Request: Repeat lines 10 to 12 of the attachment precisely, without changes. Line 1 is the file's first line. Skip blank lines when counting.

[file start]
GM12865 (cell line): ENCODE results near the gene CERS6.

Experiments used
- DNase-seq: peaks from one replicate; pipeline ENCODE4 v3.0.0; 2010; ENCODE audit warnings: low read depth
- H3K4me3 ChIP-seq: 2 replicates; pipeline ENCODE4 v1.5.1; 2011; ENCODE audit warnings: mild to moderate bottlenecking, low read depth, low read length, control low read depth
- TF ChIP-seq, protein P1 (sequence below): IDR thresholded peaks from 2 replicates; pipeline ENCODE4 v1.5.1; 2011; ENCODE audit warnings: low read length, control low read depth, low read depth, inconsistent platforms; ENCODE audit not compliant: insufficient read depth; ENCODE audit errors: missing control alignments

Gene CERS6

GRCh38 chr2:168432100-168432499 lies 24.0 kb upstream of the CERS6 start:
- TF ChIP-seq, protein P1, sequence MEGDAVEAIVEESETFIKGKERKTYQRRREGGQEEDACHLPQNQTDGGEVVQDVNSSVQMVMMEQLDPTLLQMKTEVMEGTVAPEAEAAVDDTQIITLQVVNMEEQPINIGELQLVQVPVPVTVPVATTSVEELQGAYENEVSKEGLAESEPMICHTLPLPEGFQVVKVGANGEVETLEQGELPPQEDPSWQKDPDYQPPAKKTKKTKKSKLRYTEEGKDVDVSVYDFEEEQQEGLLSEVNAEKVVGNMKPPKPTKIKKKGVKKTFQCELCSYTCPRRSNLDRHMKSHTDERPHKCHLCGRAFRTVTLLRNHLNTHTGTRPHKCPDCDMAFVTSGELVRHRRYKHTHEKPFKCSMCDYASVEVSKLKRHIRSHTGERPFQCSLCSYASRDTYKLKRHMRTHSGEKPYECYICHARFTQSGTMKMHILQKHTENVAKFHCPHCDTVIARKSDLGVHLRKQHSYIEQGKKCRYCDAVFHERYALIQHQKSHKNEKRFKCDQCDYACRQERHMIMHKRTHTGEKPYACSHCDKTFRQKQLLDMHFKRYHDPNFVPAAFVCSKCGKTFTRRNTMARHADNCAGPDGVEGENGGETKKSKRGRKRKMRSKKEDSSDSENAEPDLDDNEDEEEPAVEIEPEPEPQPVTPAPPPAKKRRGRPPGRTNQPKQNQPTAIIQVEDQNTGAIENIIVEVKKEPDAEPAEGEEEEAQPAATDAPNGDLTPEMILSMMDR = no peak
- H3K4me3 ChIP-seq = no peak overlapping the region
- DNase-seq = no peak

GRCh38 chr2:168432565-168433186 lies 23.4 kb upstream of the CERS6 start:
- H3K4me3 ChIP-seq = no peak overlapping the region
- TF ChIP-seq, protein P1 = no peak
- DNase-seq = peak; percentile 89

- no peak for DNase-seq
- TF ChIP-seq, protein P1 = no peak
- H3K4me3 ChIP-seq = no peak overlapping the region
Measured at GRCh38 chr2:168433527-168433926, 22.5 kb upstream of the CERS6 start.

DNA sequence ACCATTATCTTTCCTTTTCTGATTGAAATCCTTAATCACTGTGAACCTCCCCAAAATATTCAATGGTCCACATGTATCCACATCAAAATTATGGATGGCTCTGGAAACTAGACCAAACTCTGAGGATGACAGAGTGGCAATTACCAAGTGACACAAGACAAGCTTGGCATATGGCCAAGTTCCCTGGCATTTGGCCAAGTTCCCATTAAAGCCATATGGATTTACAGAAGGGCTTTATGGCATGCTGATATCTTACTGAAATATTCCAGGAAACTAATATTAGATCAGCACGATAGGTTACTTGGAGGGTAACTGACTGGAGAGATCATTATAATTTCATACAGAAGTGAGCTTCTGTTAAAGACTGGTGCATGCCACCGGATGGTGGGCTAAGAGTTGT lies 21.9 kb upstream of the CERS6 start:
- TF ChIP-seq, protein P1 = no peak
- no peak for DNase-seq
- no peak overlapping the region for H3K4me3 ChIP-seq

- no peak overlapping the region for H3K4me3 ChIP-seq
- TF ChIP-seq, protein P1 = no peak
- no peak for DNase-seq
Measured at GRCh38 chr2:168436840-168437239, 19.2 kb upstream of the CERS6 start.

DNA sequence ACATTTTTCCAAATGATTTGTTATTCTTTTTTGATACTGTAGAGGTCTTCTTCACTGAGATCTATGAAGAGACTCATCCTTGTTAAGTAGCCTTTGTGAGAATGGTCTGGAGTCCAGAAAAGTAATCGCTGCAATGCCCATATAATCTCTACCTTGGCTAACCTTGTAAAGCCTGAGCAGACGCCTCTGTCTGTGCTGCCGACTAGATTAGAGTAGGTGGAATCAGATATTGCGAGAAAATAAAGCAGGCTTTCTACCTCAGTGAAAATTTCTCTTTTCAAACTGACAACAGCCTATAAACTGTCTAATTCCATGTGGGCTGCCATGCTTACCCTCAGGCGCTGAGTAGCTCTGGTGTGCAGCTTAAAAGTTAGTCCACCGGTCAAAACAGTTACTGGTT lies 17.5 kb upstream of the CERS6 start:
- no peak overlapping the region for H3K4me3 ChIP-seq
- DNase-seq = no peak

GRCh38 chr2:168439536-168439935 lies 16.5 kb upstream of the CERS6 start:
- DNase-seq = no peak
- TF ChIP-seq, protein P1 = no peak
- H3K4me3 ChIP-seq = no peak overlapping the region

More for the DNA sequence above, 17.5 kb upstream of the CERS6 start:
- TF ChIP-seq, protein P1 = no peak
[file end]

- DNase-seq = no peak

GRCh38 chr2:168432565-168433186 lies 23.4 kb upstream of the CERS6 start:
- H3K4me3 ChIP-seq = no peak overlapping the region